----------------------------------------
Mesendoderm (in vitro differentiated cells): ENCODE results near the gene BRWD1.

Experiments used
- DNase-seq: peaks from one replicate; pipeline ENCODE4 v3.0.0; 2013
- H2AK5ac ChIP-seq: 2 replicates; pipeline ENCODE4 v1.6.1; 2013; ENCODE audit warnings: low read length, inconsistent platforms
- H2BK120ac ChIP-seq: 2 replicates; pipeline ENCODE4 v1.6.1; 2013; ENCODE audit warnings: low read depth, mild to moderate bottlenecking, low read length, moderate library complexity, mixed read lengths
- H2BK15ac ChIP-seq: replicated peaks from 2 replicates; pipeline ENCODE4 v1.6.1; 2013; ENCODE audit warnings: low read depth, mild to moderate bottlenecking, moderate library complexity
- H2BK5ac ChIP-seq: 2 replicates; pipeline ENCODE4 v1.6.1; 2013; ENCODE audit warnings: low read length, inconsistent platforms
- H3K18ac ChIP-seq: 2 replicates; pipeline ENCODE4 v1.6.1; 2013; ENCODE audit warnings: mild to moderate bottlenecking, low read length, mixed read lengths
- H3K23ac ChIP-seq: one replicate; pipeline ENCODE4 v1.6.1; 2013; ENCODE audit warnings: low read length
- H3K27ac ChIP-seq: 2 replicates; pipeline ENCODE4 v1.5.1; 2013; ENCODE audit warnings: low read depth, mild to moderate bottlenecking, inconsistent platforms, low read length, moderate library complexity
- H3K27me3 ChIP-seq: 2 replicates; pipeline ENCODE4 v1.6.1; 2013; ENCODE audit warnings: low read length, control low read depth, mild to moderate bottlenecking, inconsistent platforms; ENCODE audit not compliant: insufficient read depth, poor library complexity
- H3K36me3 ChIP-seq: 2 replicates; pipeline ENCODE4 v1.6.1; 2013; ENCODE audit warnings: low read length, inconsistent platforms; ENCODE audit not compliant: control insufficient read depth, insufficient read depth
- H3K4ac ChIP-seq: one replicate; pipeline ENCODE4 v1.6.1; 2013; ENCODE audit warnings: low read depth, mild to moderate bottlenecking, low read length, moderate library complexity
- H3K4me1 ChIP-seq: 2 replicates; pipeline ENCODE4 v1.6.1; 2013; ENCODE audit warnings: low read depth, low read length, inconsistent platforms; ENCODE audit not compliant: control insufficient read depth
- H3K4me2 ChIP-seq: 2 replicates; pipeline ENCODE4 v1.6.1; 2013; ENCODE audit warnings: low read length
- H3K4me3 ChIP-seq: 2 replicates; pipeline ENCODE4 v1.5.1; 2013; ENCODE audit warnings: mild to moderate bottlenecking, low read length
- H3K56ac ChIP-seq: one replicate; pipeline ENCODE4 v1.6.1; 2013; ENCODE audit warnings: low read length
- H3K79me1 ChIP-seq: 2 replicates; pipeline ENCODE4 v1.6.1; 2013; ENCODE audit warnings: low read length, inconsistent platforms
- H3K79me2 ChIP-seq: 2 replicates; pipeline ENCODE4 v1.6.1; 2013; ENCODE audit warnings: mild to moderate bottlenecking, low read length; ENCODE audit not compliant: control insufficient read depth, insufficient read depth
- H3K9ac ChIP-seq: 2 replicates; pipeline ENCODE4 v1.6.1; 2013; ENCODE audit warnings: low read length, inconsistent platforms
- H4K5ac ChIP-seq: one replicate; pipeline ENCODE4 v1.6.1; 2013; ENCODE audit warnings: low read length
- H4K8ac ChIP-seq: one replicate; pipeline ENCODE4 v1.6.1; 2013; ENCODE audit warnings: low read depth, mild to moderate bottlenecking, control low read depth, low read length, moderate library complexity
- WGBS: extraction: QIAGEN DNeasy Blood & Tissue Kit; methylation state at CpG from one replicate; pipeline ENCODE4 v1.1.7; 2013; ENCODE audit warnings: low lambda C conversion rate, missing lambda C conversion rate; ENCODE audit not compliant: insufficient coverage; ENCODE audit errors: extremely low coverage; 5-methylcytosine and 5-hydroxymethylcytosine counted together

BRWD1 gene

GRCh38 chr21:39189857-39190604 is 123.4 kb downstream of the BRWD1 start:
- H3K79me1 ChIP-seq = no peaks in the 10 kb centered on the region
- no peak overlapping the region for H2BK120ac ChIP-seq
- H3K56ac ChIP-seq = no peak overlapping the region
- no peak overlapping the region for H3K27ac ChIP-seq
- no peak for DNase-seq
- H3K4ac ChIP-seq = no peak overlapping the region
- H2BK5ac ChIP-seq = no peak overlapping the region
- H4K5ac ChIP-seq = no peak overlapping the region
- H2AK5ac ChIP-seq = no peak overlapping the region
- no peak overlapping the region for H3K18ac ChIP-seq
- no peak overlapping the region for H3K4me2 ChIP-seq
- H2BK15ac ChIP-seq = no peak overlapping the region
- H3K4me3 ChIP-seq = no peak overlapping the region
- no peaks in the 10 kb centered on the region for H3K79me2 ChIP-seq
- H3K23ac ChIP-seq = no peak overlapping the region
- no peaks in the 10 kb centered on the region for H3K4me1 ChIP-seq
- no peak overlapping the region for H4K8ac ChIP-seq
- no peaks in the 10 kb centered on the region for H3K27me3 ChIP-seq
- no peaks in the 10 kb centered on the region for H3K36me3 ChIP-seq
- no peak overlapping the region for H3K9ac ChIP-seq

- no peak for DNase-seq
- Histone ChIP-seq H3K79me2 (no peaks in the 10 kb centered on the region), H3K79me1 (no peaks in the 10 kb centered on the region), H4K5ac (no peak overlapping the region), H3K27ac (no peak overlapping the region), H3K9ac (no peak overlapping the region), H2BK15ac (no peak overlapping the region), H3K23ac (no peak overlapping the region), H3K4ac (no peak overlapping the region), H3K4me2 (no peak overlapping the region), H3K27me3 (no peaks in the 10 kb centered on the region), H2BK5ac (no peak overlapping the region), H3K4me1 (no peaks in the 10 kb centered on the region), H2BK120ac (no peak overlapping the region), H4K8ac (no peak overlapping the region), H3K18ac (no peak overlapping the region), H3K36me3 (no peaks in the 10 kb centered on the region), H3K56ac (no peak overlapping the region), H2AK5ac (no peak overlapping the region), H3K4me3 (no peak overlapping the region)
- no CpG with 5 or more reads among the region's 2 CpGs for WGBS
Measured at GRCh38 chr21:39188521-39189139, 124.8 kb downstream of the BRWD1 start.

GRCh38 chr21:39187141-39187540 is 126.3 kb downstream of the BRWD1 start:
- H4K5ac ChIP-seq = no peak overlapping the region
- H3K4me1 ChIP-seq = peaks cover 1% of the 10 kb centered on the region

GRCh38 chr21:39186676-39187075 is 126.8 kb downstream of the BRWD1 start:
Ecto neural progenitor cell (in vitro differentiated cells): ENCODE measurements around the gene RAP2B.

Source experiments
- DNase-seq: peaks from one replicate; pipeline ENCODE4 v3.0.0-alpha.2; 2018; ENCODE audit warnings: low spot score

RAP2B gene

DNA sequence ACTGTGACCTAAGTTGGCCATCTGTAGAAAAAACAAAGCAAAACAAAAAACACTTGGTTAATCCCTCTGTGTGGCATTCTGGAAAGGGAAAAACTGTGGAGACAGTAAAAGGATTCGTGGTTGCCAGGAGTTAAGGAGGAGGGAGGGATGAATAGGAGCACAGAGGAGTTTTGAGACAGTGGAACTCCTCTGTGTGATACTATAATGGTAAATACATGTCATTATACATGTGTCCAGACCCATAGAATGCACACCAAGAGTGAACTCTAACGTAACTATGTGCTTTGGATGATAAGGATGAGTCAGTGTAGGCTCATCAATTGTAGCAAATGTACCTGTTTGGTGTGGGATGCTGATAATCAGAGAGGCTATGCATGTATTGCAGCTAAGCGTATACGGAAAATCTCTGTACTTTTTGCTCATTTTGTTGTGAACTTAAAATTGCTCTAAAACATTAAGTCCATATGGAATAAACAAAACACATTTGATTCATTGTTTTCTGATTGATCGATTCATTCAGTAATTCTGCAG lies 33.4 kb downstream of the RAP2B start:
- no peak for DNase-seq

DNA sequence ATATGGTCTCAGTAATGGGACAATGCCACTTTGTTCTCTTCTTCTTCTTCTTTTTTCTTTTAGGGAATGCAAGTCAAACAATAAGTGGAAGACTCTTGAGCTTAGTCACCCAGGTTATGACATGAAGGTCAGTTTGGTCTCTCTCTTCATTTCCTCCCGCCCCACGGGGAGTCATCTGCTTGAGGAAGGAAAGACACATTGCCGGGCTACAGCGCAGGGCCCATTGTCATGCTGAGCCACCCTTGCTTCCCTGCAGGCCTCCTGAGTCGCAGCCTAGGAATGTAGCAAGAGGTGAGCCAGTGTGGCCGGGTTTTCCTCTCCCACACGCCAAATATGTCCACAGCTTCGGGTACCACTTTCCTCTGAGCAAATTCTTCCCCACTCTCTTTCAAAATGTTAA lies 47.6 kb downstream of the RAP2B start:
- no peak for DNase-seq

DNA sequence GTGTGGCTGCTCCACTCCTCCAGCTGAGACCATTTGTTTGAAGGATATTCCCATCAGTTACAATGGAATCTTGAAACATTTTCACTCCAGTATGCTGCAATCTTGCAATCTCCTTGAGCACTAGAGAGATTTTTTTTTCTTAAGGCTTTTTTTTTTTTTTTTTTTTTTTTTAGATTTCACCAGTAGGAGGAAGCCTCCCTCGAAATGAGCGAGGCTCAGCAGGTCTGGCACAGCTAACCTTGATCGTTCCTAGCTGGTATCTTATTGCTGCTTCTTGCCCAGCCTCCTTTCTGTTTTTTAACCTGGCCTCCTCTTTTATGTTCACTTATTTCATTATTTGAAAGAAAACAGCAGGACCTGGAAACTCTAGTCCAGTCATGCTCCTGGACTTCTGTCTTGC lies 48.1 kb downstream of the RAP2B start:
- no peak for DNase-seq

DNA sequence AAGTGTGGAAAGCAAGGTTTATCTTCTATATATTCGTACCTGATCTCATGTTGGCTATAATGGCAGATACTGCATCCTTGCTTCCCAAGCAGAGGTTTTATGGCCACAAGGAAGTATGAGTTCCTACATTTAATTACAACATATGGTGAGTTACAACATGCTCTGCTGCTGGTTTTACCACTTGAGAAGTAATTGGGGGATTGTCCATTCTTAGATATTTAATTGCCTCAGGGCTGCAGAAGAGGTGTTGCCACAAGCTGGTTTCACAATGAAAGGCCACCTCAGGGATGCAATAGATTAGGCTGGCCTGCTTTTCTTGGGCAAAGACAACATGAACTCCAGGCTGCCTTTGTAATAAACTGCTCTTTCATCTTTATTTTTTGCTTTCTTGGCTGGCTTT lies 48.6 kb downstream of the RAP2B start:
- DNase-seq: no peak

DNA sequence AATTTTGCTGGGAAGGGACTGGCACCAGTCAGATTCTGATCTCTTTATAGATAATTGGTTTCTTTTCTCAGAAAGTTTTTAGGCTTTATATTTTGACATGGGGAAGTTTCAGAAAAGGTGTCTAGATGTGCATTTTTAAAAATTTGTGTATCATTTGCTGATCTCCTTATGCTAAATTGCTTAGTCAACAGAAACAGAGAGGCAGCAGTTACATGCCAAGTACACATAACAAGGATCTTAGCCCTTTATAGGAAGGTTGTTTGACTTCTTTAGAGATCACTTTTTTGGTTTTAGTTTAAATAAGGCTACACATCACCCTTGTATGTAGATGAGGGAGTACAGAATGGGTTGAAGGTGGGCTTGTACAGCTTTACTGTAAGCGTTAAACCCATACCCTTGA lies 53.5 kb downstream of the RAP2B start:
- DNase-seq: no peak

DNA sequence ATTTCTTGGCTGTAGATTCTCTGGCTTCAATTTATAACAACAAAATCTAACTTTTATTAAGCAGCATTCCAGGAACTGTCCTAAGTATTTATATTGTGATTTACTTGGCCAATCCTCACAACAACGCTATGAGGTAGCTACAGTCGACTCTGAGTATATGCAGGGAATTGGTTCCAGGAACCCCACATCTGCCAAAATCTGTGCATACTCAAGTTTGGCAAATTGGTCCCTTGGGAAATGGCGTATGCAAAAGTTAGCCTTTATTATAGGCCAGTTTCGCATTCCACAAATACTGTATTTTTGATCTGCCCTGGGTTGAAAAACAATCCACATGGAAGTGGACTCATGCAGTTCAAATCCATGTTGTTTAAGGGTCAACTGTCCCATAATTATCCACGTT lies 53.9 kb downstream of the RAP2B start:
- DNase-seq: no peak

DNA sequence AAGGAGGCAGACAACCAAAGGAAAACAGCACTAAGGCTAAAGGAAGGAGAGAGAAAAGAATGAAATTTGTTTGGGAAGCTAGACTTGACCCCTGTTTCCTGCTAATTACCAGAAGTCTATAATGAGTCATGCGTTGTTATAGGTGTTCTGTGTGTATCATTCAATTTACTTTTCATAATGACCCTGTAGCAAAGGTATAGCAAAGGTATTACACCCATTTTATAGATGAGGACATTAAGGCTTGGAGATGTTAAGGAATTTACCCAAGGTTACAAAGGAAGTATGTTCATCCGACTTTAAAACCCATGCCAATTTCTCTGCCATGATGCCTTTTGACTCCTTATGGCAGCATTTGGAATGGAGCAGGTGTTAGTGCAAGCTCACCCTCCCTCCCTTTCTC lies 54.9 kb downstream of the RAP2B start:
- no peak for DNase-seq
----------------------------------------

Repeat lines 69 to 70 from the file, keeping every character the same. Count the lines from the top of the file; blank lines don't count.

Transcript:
- DNase-seq: no peak

DNA sequence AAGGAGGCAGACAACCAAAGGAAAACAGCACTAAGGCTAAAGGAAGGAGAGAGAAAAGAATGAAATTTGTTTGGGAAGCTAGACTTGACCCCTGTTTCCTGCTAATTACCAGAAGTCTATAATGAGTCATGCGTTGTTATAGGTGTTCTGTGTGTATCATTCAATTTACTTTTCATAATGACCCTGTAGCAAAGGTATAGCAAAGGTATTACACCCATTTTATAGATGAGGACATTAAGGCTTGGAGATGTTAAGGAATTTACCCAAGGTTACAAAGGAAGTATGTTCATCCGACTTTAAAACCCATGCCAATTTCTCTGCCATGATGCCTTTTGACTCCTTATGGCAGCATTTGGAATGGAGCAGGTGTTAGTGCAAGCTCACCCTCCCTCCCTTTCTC lies 54.9 kb downstream of the RAP2B start: